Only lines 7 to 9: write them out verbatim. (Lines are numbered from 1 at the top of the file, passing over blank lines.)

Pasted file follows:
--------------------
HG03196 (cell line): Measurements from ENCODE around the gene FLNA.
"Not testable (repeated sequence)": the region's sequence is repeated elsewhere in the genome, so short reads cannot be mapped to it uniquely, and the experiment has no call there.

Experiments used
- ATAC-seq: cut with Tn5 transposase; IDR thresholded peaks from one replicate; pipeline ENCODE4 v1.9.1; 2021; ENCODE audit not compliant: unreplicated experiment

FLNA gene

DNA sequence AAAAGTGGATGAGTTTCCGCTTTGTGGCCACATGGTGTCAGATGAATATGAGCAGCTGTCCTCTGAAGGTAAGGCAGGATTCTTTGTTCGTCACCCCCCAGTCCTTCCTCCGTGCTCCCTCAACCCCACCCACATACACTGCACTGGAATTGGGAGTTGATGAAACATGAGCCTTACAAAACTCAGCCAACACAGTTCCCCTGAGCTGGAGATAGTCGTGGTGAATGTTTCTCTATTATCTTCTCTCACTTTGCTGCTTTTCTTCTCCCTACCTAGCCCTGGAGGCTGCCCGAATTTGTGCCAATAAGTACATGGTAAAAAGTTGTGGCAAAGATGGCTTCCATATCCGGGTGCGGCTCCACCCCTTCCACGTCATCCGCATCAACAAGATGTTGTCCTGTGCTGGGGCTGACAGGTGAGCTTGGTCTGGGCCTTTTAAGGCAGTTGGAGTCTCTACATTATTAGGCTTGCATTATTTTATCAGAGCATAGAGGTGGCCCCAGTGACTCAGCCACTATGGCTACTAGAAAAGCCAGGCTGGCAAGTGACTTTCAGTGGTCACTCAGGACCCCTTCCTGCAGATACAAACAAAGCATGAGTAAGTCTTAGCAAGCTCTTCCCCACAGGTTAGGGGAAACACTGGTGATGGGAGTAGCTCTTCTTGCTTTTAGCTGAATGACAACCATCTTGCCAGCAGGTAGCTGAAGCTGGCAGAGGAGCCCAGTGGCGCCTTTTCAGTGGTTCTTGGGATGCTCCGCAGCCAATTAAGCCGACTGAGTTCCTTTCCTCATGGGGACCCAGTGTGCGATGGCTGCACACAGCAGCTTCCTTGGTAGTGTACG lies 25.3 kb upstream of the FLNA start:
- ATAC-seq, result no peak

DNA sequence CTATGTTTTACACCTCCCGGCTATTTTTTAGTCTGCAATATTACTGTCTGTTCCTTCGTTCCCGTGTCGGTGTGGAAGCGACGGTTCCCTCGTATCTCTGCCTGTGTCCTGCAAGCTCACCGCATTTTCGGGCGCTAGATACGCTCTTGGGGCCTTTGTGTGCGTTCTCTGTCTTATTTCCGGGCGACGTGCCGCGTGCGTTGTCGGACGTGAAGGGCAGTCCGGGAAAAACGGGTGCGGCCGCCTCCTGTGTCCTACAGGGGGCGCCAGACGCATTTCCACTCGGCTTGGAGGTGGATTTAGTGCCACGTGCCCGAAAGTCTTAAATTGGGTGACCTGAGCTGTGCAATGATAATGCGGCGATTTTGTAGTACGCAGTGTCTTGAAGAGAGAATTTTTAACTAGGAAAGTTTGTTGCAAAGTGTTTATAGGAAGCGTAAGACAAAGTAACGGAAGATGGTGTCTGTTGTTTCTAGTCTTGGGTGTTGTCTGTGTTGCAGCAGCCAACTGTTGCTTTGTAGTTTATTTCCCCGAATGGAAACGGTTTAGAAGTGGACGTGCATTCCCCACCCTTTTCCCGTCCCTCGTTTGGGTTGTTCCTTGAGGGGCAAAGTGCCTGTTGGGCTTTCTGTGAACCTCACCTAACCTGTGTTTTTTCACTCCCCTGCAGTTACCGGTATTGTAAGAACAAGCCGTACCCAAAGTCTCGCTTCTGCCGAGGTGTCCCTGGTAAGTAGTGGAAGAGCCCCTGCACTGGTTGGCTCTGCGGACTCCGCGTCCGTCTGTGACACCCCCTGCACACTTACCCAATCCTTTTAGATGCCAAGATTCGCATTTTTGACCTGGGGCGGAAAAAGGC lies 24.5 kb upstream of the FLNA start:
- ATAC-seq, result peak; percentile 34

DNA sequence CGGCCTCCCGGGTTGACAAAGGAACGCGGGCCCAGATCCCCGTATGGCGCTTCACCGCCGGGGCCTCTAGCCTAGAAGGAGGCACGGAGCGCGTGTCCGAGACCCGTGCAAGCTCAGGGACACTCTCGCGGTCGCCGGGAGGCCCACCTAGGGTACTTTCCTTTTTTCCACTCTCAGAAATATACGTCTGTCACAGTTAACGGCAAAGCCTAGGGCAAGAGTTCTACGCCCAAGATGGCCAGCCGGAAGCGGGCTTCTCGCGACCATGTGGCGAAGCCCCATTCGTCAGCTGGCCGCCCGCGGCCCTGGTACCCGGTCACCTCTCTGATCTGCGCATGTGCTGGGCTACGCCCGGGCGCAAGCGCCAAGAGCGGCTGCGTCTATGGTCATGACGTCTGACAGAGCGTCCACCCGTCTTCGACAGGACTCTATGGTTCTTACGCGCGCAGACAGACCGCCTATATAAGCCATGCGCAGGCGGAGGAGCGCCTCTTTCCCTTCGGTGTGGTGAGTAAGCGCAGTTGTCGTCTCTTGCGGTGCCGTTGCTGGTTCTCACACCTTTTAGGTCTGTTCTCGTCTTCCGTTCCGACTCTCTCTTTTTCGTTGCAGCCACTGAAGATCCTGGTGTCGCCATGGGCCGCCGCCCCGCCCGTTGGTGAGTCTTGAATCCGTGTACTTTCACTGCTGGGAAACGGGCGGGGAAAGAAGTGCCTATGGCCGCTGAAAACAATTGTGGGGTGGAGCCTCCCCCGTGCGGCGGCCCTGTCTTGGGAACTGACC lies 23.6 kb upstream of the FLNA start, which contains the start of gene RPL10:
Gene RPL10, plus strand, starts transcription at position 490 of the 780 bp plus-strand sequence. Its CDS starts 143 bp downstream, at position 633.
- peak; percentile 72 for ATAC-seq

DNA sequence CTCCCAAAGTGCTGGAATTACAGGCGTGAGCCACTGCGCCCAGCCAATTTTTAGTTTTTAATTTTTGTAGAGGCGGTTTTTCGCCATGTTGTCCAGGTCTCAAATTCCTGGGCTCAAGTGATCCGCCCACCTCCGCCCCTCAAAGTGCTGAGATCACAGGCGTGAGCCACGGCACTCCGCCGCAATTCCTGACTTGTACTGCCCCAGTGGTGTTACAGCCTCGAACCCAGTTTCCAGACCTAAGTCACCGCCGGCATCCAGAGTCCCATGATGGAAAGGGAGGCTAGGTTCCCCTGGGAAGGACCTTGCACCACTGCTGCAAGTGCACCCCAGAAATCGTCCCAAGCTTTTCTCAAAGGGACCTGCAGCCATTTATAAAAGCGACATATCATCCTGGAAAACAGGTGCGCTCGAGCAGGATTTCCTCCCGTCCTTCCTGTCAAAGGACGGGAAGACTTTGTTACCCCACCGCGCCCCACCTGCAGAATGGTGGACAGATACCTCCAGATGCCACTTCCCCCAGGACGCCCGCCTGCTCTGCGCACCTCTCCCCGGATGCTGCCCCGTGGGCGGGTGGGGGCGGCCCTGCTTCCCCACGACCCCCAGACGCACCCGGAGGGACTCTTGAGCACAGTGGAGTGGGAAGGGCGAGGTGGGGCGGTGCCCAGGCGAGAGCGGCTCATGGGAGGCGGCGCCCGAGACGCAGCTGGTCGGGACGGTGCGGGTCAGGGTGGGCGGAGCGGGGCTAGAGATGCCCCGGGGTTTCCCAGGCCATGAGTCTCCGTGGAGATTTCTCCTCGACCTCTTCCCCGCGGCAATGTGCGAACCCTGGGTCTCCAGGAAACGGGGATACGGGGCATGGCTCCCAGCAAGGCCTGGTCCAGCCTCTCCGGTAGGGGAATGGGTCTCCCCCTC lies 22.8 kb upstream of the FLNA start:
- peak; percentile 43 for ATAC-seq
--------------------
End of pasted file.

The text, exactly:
- ATAC-seq, result no peak

DNA sequence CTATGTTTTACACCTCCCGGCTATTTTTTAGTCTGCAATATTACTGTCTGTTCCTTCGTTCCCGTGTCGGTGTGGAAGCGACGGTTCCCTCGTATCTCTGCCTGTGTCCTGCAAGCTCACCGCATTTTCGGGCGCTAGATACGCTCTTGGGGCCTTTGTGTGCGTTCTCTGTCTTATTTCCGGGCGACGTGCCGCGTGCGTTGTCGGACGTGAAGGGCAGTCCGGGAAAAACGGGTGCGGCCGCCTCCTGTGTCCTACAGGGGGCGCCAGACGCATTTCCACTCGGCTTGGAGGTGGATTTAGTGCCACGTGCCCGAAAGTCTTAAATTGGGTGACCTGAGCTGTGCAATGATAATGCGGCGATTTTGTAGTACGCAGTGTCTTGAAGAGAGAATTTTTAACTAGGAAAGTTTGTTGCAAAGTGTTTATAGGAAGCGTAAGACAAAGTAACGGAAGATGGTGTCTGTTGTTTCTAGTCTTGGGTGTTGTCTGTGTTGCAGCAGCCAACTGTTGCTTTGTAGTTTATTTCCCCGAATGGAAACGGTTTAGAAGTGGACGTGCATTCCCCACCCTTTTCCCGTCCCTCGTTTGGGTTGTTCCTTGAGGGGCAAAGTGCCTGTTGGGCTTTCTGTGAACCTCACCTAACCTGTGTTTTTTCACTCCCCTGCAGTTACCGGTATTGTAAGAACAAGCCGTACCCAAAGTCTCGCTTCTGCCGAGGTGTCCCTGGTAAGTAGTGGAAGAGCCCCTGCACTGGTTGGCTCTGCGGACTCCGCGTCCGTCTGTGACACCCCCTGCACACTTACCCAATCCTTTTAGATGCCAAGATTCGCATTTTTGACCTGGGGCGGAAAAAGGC lies 24.5 kb upstream of the FLNA start:
- ATAC-seq, result peak; percentile 34